• Information (in writing) about why your healthcare coverage or claim was denied
  • Scrutinize and retort to all information used in Aetna’s decision
  • To file an internal appeal with Aetna
  • Engage in an independent, external review of the appeal

How Long is too Long? Aetna Claims Delay

A common misconception about the insurance industry is that insurers generate their revenues from the premiums that policyholders pay monthly or yearly. But the truth of the matter is that insurance providers invest your money and that of other policyholders in ways that enable them to make even more money. Eventually, the money that insurance providers pay out as compensation is just but a fraction of the premiums paid by the insured.

What this means is that each day the amount of money you’re entitled to sits in Aetna’s bank account is another day they collect interest on the money. While this may not appear to be too much to generate that much of a profit, think of the interest of hundreds or thousands of claims that are unpaid. These claims add up whenever the money is in Aetna’s reserve. Aetna generates profits from delaying, denying, and underpaying claims. If insurers pay all valid claims in a timely manner, they would have less money to invest into other ventures, and, hence, lose or generate less money. By delaying valid claims by employing numerous illogical and capricious strategies, insurers can seek to hold onto your coverage. An experienced Aetna insurance delay attorney from Stop Health Insurance Denial can help ensure that Aetna or any other health insurance company doesn’t delay your claims unreasonably.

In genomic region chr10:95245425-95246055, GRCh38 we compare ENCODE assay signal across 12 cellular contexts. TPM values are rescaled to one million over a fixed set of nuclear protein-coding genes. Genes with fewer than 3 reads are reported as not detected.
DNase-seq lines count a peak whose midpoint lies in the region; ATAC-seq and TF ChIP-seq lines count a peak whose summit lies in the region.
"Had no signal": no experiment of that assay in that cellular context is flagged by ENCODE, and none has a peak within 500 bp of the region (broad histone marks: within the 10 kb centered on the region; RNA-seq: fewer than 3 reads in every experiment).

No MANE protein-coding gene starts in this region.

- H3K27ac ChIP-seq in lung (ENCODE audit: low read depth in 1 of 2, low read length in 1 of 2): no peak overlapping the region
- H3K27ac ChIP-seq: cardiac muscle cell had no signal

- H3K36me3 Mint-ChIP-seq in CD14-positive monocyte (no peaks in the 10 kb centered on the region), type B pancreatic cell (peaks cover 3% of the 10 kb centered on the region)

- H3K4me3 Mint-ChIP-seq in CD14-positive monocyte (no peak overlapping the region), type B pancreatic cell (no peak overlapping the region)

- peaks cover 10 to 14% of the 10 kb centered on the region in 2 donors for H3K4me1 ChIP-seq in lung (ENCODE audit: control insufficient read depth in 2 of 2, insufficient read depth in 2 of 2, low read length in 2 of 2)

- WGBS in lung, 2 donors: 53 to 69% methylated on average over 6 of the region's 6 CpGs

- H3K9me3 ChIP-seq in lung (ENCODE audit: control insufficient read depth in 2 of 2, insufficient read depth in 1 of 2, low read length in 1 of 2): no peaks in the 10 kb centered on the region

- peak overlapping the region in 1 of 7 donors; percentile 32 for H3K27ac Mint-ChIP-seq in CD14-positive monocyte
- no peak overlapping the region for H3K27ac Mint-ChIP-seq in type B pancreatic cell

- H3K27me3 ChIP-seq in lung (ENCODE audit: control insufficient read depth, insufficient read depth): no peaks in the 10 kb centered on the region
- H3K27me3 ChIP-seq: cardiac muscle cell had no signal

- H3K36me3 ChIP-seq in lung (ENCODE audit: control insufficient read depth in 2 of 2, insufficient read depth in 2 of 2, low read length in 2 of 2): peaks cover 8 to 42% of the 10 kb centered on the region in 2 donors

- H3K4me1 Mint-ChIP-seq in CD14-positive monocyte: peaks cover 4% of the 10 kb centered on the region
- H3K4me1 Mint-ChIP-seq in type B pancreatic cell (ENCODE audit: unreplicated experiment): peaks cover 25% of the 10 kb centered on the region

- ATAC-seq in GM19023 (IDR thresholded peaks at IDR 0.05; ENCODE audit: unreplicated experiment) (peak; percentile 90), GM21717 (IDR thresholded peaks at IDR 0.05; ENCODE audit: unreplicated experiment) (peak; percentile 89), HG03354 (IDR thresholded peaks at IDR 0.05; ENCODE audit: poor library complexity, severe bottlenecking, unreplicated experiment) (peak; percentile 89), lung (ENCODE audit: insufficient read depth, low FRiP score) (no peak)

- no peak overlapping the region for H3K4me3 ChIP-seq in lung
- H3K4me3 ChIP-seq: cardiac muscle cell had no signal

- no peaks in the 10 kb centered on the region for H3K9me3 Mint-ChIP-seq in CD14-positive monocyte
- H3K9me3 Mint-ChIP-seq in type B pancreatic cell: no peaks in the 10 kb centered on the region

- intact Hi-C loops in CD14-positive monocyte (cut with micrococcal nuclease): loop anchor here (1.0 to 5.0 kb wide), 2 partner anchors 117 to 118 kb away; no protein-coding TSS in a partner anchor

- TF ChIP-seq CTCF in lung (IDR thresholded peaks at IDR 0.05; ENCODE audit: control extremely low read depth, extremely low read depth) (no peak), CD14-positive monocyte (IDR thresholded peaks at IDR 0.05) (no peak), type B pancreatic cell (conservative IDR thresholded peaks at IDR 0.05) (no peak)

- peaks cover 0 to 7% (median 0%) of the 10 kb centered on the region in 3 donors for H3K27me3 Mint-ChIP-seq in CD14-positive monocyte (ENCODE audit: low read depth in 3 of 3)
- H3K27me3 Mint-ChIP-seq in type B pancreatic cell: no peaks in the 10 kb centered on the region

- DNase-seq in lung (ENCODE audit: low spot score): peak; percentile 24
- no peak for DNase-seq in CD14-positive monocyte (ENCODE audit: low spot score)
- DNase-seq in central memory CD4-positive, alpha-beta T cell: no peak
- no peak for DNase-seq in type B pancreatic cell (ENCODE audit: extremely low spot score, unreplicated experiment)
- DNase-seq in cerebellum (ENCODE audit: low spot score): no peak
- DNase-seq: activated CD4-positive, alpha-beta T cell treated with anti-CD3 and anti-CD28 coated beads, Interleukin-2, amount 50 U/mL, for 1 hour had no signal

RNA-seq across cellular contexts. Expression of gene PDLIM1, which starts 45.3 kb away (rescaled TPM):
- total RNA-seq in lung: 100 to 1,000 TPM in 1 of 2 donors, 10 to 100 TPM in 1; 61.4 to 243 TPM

Appealing a Claim Denial from Aetna

An internal appeal gives you a chance to request an insurance provider to have a fresh look at your denied claim. If you’ve received a claim denial letter, you may initiate an appeal by submitting your request in writing or by printing and mailing the appeals form. Before submitting your appeal, it’s important to consult with a nationally recognized Aetna insurance attorney because you may only have one chance to submit an internal appeal. Failure to provide the necessary or adequate documentation could mean voiding your benefits.

When submitting an appeal regarding your denial by Aetna, you’ll have 180 days or 6 months from the time you receive the denial notice. The time may be shorter or longer depending on plan policies. A seasoned Aetna insurance denial attorney can help you understand these deadlines and file your appeal within the stipulated time.

Generally, Aetna will give you specific information that must be included in your written application for appeal, including:

  • Your name
  • The group name (employer or company sponsoring the plan)
  • Any and all pharmacy and testing records, medical documents, and other information you’d like the carrier to consider showing the medical care you’ve received or procedures you’ve undergone or those that you need to receive

The Next Step if You’ve Exhausted Your Appeals and Aetna Still Denies Your Claim